Tim Brady is one of the premier composers of might be called the new classical canon for electric guitar. He largely does ensemble work ranging from quartets to groups of 200. Last year I went to his home of Montreal to write about him for Guitar Player and garnered enough additional material for a two part Guitar Moderne interview here and here.
As is typical during this lockdown, Brady and his group, Instruments of Happiness, are offering a remote performance of one of his pieces. He also answered some questions about the process.
A new Torn record is always a cause for celebration, but FUR/TORN is a bonanza for fans of the artist’s guitar playing. Performed solo, with no overdubs, it is distilled Torn—a reduction of pure tone, technique and ideas. He performs with his Ronin “Supastah” set clean and through a variety of hairy fuzz pedals (FUR?). We talked about the vagaries of the virus, what he looks for in a fuzz, our mutual admiration of the late John Abercrombie, and much more. The video and sound came out pristine, and given that we all have more time on our hands, I thought I would offer Guitar Moderne fans a chance to sit in on our unedited conversation. Enjoy and subscribe for more like this.
When Jessica Ackerley performs with her clean Strat plugged straight into her amp, the accuracy and authority of her rapid-fire right hand is a thing of beauty. Her record A New Kind of Water [Bandcamp] made Guitar Moderne Record Picks XVIII based on her warm tones, advanced sense of space, and musical interaction. On the other side are the unique sounds she gets through her pedal board when performing in her noise-pop duo ESSi. The combination made talking to her a must.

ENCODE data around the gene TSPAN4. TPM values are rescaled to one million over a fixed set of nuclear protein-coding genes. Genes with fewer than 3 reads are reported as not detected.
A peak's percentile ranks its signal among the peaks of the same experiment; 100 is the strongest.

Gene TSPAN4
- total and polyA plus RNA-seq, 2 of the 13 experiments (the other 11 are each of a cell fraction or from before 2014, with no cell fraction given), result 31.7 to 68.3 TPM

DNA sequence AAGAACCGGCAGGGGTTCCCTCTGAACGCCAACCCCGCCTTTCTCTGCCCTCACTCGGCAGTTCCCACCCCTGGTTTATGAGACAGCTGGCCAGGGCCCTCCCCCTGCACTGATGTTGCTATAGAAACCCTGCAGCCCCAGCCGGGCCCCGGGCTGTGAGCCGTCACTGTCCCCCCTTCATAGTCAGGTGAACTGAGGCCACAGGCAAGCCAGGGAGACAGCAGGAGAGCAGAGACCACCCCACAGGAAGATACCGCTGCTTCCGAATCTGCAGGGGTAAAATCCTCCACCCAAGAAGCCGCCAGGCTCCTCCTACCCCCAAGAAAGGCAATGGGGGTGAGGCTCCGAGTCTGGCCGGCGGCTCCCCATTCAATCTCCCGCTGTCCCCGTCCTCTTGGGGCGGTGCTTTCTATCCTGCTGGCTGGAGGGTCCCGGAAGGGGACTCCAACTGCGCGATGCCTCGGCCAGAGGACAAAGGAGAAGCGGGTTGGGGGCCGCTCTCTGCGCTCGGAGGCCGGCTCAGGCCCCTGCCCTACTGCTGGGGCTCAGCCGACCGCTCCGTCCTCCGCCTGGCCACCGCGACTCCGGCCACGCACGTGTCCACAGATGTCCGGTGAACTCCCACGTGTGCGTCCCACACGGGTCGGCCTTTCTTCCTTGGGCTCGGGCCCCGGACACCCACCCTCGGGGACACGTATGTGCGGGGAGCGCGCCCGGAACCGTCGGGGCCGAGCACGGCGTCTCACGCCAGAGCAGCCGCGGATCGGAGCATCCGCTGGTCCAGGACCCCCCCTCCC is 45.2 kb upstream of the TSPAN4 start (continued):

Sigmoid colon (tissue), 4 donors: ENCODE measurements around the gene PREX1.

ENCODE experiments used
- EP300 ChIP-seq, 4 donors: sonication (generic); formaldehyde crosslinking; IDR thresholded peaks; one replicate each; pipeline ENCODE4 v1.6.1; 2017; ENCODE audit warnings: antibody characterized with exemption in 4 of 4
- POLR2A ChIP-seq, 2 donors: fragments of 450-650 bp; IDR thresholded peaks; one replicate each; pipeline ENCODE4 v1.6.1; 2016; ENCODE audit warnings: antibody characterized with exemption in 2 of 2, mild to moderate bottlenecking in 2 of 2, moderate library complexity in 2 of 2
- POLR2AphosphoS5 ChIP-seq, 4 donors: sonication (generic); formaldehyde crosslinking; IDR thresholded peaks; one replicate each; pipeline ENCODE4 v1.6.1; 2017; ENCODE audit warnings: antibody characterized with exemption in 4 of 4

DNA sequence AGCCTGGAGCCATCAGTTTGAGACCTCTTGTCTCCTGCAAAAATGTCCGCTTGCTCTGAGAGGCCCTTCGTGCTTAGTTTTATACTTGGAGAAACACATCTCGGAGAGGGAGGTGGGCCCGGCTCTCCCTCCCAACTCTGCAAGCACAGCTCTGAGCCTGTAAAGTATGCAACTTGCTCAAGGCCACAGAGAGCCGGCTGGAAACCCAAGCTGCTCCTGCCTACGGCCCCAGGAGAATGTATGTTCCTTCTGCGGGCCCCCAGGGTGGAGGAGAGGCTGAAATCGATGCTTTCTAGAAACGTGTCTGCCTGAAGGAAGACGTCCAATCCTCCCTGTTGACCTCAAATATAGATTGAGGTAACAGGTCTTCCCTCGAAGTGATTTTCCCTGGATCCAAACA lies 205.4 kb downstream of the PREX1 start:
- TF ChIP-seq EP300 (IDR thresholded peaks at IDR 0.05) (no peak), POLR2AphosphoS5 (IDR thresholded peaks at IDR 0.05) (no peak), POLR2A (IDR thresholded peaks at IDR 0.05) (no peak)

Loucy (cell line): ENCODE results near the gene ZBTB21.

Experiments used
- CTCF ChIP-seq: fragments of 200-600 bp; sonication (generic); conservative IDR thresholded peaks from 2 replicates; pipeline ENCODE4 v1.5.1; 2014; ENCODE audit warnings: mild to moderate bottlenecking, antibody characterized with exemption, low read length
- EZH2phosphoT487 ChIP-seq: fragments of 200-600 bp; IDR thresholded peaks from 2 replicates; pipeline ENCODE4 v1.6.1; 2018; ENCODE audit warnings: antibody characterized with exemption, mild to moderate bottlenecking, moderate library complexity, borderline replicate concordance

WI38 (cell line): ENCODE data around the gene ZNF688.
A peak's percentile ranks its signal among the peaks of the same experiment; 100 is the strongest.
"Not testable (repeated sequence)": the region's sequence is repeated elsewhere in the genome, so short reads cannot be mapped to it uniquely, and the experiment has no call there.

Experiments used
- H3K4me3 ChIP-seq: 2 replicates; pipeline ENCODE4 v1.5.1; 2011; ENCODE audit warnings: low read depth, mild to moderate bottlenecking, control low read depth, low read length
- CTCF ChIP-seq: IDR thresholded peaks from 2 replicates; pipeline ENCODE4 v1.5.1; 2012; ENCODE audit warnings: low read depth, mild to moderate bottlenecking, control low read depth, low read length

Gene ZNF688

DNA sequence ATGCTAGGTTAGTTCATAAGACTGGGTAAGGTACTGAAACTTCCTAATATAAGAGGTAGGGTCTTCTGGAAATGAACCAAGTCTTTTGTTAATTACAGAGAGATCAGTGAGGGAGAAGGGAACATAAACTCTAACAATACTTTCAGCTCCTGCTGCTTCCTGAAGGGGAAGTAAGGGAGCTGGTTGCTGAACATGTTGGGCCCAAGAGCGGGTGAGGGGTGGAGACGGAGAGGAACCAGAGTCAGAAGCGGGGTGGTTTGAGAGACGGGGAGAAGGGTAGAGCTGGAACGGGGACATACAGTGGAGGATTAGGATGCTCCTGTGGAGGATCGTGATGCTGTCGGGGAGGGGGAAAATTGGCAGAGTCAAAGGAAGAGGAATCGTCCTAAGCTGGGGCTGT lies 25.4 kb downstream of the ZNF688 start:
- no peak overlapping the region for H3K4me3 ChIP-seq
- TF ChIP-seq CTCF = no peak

One day, I came across Keisuke Matsuno on Don Mount’s YouTube channel. Suddenly it was going, “Who is this guy? This is a kind of guitar I love: exactly the way he does what he does, in the context in which he does it.” Certainly, there are other guitar players playing modern guitar sounds within the context of already outside, noisy, or fully electronic music, like Matsuno’s work with Hans Tammen. Rarer is the ability to inject these elements into a largely consonant context, like Nels Cline with Wilco, Ethan Ballinger’s work with country star Lee Ann Womack, or the subversive playing Matsuno himself does in saxophonist Timo Vollbrecht’s Fly Magic ensemble.